Operational Updates

Chinko, CAR: The crash landing of the ULM aircraft, which was reported in last month’s update, has unfortunately hampered operations including the park’s ability to resupply ranger teams in the field, as ground travel and river crossings have been made more difficult by rains. However, the month has borne witness to an interesting change in game density and behaviour, with increased concentrations of antelope and buffalo. The collared elands’ range appears to have expanded significantly in response to reduced poaching in the region, and on one occasion rangers discovered a congregation of approximately 200 eland. Camera trap images taken from salt licks have additionally revealed healthy pockets of eland, roan, hartebeest and buffalo visiting the salt licks.

Eland at Chinko, CAR

Akagera, Rwanda: Last month we reported that Shema, the eldest lioness of the seven lions that were reintroduced to the park in 2015, had given birth to three lion cubs. In exactly a year since their reintroduction to the country, confirmation of four new cubs gives us further cause for celebration. These latest additions mean a doubling of the lion population in the park and prospects of further births are good. Following the reintroduction of charismatic wildlife, a temporary bush camp, Karenge, has been constructed in the north of the park. Furthermore Ruzizi Tented Lodge achieved the 2016 TripAdvisor Certificate of Excellence! While crop-raiding animals are an ongoing source of problems for local people, our relationship with the surrounding communities continues to strengthen. This is reflected in efforts to return another four hyaenas to the park, our support in channeling water to a dry dam in Mucucu, and in ongoing skills training and educational park visits.

Lion cubs May 2016_Sean Carter

Zakouma, Chad: May’s replenishing rains (92.5mm, compared with 7mm in 2015) have imbued the park with a flush of new green growth to accompany the onset of Tiang calving, which has delivered new calves. Elephant collars are functioning well, indicating that the elephant are still in their winter range, however, they and other wildlife are beginning to disperse Westwards. With the goal of empowering local communities and increasing support from the park’s constituency, construction of Kiéké Primary School was completed, block-making for the next primary school has commenced, and another 444 local people visited the park as part of its outreach program. The park has continued to attract good tourism, including a visit from members of the Ministry of Tourism and the Chad Tourism Organisation. We anticipate that with the integration of completed infrastructural upgrades, including the two Forward Operating Bases with radio masts, an airstrip, horse stables, accommodation for rangers and road improvements, law-enforcement capacity will be further enhanced.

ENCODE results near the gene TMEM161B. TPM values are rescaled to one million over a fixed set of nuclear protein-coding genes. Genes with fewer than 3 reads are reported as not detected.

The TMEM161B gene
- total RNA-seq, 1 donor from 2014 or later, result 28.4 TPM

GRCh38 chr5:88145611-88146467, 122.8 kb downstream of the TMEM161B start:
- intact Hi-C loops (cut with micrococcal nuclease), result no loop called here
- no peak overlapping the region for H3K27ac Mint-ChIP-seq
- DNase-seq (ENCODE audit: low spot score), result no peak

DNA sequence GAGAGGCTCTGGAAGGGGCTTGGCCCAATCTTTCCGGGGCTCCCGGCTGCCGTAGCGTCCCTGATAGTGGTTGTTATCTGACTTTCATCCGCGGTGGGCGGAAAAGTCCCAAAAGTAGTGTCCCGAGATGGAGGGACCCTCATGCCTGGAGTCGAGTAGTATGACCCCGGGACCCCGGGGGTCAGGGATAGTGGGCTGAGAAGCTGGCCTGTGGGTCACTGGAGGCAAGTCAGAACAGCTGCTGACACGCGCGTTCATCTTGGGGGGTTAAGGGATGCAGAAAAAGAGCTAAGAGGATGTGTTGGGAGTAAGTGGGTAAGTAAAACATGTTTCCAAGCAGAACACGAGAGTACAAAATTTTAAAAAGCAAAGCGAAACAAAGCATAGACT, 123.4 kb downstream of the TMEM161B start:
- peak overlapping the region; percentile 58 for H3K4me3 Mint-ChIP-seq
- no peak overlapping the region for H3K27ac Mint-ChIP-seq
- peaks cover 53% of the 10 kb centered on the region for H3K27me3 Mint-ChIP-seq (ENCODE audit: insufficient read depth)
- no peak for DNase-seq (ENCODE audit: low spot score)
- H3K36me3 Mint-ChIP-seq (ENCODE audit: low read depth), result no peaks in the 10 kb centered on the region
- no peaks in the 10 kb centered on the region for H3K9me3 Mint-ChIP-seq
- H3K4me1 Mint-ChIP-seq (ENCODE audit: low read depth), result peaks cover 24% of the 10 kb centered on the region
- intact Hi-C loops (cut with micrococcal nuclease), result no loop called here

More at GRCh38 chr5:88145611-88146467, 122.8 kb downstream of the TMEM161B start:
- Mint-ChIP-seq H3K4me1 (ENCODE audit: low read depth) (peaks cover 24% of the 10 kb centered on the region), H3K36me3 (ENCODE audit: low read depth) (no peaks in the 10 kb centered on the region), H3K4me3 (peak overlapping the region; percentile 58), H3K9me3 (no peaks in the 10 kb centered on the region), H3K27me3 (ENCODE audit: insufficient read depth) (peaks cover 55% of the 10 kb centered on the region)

Garamba, DRC: Following last month’s harrowing incident, a further 20 elephants poached in May, and repeated shoot-outs with ivory poachers from South Sudan and the LRA, African Parks convened a Garamba ‘Think Tank’ with various stakeholders in Johannesburg to reassess all aspects of the park’s law enforcement strategy. The two-day session resulted in the revision of our current strategy to expand and strengthen every facet of our Law Enforcement operations to adequately address the threats facing Garamba National Park. This strategy is now being fleshed out but involves personnel, equipment, logistics, intelligence, arms and ammunition, training, canine units, infrastructure and the mobilization of communities and the international community. We believe that through capacitating a more extensive intelligence-gathering network, and through the empowerment of local communities, we will be able to tackle this challenge with greater effectiveness.

Bangweulu Wetlands, Zambia: Bangweulu is an important area for avian diversity and has reported some exciting bird sightings this month. Notably, at least five different shoebills over the Lukulu Delta, and six Hamerkop birds, which are rare in the Bangweulu basin, were seen feeding on the plain. The park has long been challenged by illegal harvesting of game and fish, upon which local people depend for their protein, however, educational campaigns, fishing regulations and law-enforcement measures are resulting in marked increases in the park’s biological productivity. A total of thirteen mosquito net traps (which are illegally used to fish and catch everything in their fine mesh) were confiscated by the park, and the community Fisheries Committee held two fisheries sensitization trips to educate school children on sustainable utilization. Multiple meetings were held with WWF staff and monitoring teams to introduce them to Bangweulu Wetlands team members, align reporting systems and to ensure effective coordination. With a view to fully rehabilitating the Lumbatwa Wildlife Corridor, an important area of land for the migration of game, plans have been finalized and endorsed by Senior Chief Kopa for the construction of a bridge across the Lwitikila River to attract settlers out of the corridor.